Netflix will deliver titles available in its higher-quality “Super HD” video to all members, instead of only those whose broadband providers are part of its content-delivery network
Recent development says. “Based on the performance data we’ve seen,and in response to member requests, we are now expanding availability to give all our members the ability to enjoy Netflix in the best possible quality,” Netflix director of corporate communications Joris Evers wrote in a blog post Thursday.
We initially rolled out Super HD in January only through ISPs with a direct connection to Netflix. Based on the performance data we’ve seen, and in response to member requests, we are now expanding availability to give all our members the ability to enjoy Netflix in the best possible quality.
Netflix uses “adaptive streaming” to dynamically adjust the video quality based on the available bandwidth. This means that the ability to receive Super HD depends on broadband quality and performance. Netflix members who subscribe to an ISP with a direct Netflix connection will get the best experience. Find out more about ISP performance by consulting the Netflix ISP Speed Index.
We continue to encourage ISPs to adopt Netflix Open Connect, our highly optimized video content delivery network. Open Connect is available at no cost to ISPs and is designed to deliver the best possible Netflix experience by storing the TV shows and movies Netflix members want to watch as close to them as possible.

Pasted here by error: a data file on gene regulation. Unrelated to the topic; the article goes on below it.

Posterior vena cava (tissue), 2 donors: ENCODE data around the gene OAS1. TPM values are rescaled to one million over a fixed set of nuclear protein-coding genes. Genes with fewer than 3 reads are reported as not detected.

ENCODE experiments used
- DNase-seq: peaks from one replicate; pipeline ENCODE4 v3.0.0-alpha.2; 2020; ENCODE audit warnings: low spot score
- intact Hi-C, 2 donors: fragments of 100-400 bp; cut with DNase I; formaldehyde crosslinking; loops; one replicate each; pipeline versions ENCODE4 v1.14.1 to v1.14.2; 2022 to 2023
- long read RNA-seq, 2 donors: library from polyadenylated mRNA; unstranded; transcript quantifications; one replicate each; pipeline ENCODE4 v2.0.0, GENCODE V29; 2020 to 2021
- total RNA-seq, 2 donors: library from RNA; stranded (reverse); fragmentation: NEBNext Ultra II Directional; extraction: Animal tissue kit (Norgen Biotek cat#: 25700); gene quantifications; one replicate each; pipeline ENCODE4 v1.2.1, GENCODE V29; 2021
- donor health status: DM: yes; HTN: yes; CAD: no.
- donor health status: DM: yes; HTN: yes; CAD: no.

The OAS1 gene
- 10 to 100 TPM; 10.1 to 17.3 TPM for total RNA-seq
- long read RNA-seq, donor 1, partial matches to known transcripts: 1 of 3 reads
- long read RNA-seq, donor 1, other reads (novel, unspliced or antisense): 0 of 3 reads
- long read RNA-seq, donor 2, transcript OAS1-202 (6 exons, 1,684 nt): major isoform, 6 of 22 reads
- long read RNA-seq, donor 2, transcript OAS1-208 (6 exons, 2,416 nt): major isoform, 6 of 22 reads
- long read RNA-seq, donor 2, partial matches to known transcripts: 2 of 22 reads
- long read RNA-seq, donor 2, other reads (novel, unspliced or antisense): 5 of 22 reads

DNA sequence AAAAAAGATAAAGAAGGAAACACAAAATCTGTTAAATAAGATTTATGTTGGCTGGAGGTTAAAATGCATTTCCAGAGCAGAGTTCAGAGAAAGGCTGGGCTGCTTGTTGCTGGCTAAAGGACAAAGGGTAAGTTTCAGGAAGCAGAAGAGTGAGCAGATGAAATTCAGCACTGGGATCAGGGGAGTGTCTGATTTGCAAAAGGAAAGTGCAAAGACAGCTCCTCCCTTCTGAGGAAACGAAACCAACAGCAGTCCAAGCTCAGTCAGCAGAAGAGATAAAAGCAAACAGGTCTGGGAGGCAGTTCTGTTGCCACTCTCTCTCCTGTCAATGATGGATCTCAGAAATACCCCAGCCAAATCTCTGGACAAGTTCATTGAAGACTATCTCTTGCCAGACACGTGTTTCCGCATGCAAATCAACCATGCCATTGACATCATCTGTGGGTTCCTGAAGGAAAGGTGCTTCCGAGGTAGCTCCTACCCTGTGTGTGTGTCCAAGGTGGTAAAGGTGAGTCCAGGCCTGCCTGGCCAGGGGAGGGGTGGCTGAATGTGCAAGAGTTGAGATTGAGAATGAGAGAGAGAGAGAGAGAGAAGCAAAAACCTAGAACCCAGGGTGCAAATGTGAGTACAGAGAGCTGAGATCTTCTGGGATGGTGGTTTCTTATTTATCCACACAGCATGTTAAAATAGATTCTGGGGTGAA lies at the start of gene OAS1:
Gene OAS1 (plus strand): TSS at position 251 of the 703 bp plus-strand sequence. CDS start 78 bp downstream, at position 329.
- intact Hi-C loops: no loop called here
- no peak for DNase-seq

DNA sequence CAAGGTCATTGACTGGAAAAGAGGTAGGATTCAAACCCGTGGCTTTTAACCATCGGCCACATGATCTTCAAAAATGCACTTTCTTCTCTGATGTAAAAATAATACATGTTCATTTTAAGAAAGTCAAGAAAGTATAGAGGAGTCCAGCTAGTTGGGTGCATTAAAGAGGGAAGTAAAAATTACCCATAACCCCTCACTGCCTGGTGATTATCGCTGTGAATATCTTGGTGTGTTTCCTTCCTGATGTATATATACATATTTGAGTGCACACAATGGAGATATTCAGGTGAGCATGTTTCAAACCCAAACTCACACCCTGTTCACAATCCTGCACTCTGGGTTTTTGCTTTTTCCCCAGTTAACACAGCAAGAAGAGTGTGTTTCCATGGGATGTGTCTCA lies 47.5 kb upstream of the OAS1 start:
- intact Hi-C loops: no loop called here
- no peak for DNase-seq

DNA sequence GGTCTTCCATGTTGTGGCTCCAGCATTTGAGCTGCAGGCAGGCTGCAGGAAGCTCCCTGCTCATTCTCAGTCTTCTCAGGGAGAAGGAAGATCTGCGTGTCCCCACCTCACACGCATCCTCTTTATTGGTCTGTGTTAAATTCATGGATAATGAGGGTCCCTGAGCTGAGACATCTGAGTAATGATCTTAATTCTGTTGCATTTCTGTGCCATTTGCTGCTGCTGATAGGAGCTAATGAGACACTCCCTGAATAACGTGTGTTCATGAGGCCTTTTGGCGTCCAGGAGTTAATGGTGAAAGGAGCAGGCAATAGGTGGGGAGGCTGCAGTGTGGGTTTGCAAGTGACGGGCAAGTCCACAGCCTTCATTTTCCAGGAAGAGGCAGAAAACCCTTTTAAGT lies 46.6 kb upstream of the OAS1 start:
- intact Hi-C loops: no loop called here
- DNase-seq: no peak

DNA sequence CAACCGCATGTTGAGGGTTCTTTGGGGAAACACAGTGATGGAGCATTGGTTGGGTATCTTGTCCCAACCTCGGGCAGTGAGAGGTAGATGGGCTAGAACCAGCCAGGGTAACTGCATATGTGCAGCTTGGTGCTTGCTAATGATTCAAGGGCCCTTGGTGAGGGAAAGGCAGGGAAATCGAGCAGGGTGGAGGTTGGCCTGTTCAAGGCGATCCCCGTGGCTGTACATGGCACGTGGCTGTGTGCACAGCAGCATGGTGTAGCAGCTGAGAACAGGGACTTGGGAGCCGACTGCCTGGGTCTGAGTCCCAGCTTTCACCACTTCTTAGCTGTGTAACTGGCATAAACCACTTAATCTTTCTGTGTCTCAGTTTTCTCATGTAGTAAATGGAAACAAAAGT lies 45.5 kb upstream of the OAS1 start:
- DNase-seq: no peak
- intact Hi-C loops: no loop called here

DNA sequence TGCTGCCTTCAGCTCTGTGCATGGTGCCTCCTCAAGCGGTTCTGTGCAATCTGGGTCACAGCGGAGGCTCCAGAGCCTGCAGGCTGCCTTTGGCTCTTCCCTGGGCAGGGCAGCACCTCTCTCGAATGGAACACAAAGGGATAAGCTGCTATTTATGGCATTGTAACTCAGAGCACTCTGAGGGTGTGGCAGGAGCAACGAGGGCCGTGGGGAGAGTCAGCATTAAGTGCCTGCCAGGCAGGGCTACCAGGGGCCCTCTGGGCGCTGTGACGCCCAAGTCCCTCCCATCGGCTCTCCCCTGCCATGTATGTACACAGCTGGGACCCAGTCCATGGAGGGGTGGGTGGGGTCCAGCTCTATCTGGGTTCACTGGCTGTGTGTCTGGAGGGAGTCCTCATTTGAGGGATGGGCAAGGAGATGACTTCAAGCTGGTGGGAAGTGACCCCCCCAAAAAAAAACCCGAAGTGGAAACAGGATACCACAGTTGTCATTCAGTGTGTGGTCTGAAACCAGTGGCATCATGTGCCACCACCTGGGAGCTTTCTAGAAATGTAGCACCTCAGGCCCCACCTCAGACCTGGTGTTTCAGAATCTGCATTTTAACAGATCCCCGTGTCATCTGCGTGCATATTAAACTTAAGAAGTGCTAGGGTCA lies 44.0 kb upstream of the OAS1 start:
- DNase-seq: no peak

Netflix customers account for up to a third of Internet traffic at peak hours in the U.S., Netflix's vice president of Content Delivery, Ken Florance, explains in a video (which you can also watch below). Open Connect is supposed to ease the burden on the Internet.
But not every ISP has joined Open Connect. Which means that not every Netflix customer will be able to use Super HD all of the time. Customers of Time Warner Cable, for example, might have to watch slightly grainier video, and they may experience sluggish Internet speeds when Netflix viewing is high, VentureBeat points out.
Netflix said the CDN program, under which its caching servers are co-located with Internet service providers, is available no cost to ISPs and is designed to deliver the best possible video.
In its post, Netflix says, "the ability to receive Super HD depends on broadband quality and performance."
Netflix will continue “to encourage ISPs to adopt Netflix Open Connect,” Evers added. In the U.S., ISPs that have signed on for Open Connect include Cablevision Systems and Google Fiber.
The Super HD titles are available on only certain devices: Sony PlayStation 3; Apple TV with 1080p; Roku with 1080p; Nintendo Wii U; Windows 8; TiVo Premiere DVRs; and Blu-ray players, connected TVs and other streaming players with existing Netflix 1080p support.
While this puts all Netflix customers on an equal footing for now, Netflix has been talking about the world of 4K video. Future upgrades could follow the same path, with the streaming service unveiling them first on Open Connect networks and then rolling them out to everyone after a few months of real-world testing (or negotiations with ISPs).